A nine-month Lebanese inquiry into the massacres of Palestinian and other civilians in the Sabra and Shatila camps here holds Israel "responsible legally" for the killings, according to accounts made available today.

An Israeli inquiry commission had blamed right-wing Phalangist forces for the killings but found in a report released last February that several Israeli officials, including former defense minister Ariel Sharon, bore indirect responsibility.

The massacre investigation by Lebanon's military prosecutor Assad Germanos absolved the dominant Christian party, the Phalangists, of any guilt. Although it said without detailed elaboration that "armed elements not from the Israeli camp participated in the massacre."

"Perhaps they are from the border element"--an apparent reference to units of cashiered Lebanese Army Maj. Saad Haddad's Israeli-backed militia--"or from among those who suffered from Palestinian excesses in previous years."

The role of the Phalangists in the Sept. 16 and 17 massacre is a sensitive question in the context of Lebanese politics. The Phalangist-dominated Lebanese Forces milita was established by president-elect Bashir Gemayel, who had been assassinated two days before the massacre began. Gemayel's brother Amin subsequently was elected president, and his father Pierre is still leader of the Phalangist Party. Investigations by journalists after the massacre and the Israeli commission established that they were carried out by units of the Lebanese Forces.

Sources here said tonight that the Lebanese report "holds Israel responsible legally for what happened in Sabra and Shatila camps and the resulting victims because their forces were in full control of the two camps, their entrances and the surrounding area."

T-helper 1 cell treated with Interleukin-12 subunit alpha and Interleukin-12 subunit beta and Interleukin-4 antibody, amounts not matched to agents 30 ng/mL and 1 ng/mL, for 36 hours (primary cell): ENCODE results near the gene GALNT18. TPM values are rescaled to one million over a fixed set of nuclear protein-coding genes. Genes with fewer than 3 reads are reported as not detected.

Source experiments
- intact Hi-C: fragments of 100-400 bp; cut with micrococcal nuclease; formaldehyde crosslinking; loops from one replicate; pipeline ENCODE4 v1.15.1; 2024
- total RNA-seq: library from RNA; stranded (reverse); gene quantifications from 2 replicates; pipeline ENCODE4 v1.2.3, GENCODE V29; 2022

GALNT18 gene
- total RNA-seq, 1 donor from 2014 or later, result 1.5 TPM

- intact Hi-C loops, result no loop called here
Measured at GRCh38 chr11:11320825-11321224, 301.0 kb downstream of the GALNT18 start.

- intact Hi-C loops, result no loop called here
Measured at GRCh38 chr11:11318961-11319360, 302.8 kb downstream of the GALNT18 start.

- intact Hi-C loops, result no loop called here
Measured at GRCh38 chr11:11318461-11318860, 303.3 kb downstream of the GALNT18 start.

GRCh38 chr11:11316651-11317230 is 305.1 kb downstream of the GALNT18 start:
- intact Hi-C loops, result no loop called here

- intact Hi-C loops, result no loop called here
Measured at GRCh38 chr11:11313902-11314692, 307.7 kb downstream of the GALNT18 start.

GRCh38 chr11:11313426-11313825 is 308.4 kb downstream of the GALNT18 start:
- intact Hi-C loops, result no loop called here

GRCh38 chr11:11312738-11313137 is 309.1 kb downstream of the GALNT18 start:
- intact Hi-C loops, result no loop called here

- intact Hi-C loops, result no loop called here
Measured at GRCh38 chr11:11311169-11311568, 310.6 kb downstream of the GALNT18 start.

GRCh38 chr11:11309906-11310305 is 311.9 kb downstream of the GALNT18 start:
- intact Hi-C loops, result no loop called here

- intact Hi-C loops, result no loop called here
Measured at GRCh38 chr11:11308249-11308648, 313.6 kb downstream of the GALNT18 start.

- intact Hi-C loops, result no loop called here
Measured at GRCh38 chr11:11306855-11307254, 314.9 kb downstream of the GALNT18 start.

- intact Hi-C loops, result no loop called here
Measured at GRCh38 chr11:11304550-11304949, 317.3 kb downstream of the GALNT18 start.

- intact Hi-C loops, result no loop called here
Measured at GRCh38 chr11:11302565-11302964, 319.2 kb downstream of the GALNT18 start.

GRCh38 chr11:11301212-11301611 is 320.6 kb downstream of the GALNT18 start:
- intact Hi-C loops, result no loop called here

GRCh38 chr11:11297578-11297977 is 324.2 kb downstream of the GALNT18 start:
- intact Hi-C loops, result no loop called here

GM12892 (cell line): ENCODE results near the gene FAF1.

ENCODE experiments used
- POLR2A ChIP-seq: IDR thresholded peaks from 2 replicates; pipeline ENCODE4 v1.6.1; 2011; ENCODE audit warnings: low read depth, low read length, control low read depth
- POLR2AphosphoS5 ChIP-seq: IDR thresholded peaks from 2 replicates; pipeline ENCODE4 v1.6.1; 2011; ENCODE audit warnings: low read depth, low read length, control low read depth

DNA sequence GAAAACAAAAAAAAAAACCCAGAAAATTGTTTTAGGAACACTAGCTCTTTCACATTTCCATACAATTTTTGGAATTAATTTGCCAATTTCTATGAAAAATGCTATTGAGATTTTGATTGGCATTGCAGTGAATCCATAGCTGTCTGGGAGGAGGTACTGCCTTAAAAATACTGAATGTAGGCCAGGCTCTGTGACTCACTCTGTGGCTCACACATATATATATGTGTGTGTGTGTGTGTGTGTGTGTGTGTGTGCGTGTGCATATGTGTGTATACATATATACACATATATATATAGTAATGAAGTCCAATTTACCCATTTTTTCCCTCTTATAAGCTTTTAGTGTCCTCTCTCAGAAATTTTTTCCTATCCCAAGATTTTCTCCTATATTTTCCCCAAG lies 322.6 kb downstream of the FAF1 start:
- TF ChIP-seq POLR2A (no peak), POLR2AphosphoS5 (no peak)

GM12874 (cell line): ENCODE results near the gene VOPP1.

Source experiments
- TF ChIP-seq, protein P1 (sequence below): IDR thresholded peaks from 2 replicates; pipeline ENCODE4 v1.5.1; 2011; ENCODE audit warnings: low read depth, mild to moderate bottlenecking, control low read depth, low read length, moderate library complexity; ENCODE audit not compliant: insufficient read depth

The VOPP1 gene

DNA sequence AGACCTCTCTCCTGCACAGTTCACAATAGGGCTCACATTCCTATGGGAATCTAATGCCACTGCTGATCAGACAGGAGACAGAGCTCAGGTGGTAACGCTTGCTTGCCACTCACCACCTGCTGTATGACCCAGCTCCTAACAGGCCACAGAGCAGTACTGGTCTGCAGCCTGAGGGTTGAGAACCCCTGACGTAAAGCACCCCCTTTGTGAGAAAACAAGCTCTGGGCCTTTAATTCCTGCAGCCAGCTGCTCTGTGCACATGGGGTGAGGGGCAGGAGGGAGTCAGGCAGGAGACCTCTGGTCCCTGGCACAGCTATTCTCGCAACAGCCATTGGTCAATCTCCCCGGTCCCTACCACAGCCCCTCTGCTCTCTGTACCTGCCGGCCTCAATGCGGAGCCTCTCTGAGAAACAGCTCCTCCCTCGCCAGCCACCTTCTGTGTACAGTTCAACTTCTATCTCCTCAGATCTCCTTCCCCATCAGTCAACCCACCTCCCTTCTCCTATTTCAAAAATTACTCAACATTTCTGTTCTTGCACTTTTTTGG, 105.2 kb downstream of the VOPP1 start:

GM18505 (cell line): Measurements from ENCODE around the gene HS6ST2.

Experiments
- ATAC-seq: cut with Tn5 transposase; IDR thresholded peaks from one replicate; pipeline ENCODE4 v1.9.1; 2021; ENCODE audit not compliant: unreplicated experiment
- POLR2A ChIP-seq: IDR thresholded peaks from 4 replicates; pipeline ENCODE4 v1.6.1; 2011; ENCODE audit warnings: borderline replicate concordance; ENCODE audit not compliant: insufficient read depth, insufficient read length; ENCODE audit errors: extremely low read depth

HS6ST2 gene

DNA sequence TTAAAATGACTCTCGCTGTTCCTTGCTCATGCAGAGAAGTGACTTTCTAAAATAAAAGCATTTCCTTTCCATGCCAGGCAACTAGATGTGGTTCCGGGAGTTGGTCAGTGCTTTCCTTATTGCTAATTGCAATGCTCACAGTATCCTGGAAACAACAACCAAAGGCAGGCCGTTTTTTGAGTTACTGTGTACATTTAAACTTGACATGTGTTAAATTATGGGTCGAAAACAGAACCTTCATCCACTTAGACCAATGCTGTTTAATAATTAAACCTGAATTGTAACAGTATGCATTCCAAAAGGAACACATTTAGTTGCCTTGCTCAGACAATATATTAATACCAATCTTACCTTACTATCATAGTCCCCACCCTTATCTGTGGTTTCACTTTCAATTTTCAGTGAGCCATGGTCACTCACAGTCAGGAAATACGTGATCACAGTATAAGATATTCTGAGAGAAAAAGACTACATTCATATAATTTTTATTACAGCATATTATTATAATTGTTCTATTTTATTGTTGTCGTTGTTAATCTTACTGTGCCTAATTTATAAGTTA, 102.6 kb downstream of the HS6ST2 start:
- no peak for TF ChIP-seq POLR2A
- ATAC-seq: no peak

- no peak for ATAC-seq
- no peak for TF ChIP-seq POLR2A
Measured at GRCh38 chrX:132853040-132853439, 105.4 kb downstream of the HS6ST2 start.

Germanos recommended that judicial prosecutions in connection with the massacres be delayed "pending the definition of the competent judicial authorities." The reason he cited for the postponement of unspecified duration, according to accounts of the report, is that "no line could be drawn between military operations and individual acts."

The inquiry reportedly determined that there had been 460 victims of the 48-hour massacre and lists the names of 269 Palestinians, 119 Lebanese, 11 Syrians, 32 Pakistanis or Iranians, two Egyptians, two Algerians and 25 unidentified persons. The list was compiled from information reportedly given by medical teams, Red Cross organizations and the Lebanese civil defense.

The massacres last September provoked strong outrage in the western world and in Israel, where it led to the appointment of the Kahan commission. There has never been any similar response here.

Lebanese officials tend to explain the comparatively mute response here by describing the rampage of killings at the two Palestinian camps as another slaughter in eight years of war that have numbed a weary populace.

Although those killed at Sabra and Shatila included the elderly, women and children, another reason appears to be a widespread hostility here toward Palestinians because of bitter memories of the years in which the Palestine Liberation Organization and its leftist allies ruled West Beirut and southern Lebanon.

Lebanese officials appeared stunned and hurt last winter when they were criticized widely because of the implication of the Christian militia and Lebanon's own failure to undertake the searching inquiry into the massacres Israel had conducted.

Sharon was removed from his post as defense minister but allowed to remain in the Israeli Cabinet without portfolio, and several top-ranking Israeli Army officers were reassigned on the recommendation of the commission, which found that they had acted in a negligent manner.

Israeli troops surrounded the camps at the time of the massacres and kept people away during the two days of the killings. But there was no evidence that Israelis were physically in the camps, although Israeli military posts overlooked them.

Although it has been alleged that the Israelis were close enough to hear the gunshots and the victims' screams, evidence to support this has been inconclusive. Nevertheless, Israeli officers testified before the Kahan board of inquiry that unconfirmed reports of civilian deaths were transmitted to the Defense Ministry.